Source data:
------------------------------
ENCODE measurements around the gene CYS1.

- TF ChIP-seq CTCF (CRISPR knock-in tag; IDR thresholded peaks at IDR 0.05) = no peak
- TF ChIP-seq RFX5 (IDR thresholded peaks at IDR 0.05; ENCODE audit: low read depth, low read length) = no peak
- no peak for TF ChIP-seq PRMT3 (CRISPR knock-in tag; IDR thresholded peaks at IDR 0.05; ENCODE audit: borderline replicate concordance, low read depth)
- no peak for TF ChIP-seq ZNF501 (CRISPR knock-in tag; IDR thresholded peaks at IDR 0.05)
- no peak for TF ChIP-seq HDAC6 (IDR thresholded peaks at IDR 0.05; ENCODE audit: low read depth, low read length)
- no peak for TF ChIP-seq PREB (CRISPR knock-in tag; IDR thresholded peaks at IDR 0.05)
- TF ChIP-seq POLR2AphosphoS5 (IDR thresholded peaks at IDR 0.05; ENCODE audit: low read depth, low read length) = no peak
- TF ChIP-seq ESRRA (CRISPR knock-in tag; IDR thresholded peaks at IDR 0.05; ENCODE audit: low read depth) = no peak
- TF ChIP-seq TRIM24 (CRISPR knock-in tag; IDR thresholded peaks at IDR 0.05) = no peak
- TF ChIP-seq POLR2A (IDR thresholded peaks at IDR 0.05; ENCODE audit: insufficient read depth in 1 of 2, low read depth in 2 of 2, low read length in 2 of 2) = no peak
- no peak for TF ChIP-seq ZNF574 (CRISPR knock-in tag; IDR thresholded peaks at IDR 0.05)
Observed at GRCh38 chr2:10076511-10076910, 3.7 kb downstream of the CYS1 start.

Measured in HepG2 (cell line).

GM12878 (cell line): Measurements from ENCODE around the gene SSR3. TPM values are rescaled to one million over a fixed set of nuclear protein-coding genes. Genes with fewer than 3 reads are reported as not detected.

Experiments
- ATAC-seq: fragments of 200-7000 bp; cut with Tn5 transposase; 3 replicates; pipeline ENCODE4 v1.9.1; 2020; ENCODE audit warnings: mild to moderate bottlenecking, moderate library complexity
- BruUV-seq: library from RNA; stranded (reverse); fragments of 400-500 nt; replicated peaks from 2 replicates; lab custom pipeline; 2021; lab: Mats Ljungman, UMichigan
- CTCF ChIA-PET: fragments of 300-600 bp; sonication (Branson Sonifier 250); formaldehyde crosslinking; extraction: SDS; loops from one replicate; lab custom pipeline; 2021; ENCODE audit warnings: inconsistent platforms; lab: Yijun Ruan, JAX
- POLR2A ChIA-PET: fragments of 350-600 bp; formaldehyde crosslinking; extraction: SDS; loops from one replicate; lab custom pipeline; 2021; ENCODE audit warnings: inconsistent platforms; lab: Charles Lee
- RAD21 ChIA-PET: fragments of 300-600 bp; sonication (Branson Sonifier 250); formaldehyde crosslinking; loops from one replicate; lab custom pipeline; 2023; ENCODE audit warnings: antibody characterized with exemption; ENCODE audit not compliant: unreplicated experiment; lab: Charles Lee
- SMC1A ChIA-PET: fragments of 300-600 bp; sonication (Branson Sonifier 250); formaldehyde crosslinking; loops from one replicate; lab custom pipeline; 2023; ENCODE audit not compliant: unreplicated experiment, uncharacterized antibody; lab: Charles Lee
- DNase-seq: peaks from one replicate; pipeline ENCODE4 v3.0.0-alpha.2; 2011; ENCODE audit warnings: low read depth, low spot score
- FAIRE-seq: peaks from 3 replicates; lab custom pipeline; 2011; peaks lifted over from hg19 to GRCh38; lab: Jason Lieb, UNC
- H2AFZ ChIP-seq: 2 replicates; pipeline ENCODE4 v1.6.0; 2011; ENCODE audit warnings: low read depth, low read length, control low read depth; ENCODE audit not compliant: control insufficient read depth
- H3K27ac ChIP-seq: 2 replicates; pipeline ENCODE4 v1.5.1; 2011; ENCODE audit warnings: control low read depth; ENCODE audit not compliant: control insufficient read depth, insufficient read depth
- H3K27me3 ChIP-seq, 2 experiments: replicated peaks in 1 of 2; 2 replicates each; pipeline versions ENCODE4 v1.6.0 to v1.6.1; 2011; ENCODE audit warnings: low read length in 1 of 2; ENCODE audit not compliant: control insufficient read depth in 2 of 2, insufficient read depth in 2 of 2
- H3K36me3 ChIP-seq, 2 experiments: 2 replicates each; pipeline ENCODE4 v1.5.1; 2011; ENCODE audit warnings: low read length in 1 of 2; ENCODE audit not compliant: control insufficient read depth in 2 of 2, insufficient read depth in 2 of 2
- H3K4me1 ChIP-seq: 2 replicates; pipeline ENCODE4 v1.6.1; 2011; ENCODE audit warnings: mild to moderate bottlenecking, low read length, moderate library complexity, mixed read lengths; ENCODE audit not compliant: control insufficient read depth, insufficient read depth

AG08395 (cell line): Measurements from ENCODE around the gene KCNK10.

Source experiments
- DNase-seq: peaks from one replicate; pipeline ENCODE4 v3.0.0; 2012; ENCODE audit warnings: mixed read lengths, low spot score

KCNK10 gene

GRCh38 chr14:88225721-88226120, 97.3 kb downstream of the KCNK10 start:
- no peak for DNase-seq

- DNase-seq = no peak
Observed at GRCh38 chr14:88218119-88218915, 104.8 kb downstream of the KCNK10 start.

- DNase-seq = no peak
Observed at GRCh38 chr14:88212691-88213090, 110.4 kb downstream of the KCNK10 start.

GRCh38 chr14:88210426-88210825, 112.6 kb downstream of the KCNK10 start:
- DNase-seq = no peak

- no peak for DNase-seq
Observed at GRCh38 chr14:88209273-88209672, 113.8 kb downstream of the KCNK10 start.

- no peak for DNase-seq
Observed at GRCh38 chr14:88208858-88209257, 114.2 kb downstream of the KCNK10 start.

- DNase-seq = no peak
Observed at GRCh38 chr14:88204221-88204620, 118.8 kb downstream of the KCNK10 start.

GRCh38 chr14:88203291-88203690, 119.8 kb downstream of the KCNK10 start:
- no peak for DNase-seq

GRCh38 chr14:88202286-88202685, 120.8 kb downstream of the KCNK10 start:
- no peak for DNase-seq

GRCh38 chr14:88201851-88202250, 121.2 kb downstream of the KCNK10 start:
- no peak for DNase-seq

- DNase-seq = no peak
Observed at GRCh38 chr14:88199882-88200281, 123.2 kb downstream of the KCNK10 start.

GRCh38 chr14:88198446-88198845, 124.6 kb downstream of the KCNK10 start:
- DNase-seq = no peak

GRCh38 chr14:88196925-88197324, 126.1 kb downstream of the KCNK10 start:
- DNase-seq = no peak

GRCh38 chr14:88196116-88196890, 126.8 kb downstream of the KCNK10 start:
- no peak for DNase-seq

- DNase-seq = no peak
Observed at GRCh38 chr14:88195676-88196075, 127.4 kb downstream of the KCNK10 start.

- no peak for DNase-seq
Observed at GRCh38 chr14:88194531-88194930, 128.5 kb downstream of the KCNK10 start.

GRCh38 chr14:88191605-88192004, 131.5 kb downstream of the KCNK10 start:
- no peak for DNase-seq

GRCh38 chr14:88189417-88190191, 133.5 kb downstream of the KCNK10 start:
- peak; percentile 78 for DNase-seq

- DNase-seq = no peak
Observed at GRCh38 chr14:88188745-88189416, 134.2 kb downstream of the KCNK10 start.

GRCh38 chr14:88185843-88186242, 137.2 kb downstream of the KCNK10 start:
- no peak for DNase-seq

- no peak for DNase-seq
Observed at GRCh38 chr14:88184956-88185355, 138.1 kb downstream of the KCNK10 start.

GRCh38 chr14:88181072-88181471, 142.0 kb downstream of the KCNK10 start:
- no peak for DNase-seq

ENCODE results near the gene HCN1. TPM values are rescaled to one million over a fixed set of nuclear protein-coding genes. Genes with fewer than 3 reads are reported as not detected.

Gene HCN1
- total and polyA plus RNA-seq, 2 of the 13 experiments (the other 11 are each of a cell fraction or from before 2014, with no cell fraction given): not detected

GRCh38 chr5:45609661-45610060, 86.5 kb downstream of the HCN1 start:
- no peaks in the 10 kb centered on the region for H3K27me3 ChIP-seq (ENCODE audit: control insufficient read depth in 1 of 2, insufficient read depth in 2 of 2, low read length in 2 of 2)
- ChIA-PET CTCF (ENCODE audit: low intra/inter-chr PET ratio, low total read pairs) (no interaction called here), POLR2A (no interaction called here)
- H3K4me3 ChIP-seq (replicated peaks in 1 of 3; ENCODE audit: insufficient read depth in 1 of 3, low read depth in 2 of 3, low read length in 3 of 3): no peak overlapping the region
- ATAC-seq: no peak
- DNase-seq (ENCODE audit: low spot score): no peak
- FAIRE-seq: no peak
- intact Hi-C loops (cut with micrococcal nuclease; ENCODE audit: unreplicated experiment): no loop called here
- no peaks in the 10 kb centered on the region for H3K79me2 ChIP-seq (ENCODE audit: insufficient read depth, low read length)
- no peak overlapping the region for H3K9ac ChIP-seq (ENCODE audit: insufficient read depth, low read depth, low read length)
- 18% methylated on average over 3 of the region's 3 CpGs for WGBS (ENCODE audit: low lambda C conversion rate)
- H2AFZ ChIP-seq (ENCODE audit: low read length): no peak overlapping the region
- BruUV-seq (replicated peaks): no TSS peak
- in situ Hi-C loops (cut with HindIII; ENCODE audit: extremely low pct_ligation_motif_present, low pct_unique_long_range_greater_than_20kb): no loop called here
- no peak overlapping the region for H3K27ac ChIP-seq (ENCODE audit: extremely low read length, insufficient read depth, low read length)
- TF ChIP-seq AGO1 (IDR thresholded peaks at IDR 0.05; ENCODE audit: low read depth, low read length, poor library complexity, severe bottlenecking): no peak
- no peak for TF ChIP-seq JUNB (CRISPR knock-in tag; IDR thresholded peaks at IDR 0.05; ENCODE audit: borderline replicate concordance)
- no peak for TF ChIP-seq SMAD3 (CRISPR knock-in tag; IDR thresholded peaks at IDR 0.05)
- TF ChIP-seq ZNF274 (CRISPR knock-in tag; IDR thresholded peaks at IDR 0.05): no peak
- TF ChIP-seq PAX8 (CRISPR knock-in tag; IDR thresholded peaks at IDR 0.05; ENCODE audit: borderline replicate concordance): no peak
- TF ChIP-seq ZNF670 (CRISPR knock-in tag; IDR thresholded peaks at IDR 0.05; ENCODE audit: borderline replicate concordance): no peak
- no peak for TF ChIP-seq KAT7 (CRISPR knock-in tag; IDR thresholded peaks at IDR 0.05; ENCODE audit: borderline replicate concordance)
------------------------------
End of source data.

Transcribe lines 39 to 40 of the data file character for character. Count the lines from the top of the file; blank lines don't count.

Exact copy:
Observed at GRCh38 chr14:88212691-88213090, 110.4 kb downstream of the KCNK10 start.

GRCh38 chr14:88210426-88210825, 112.6 kb downstream of the KCNK10 start: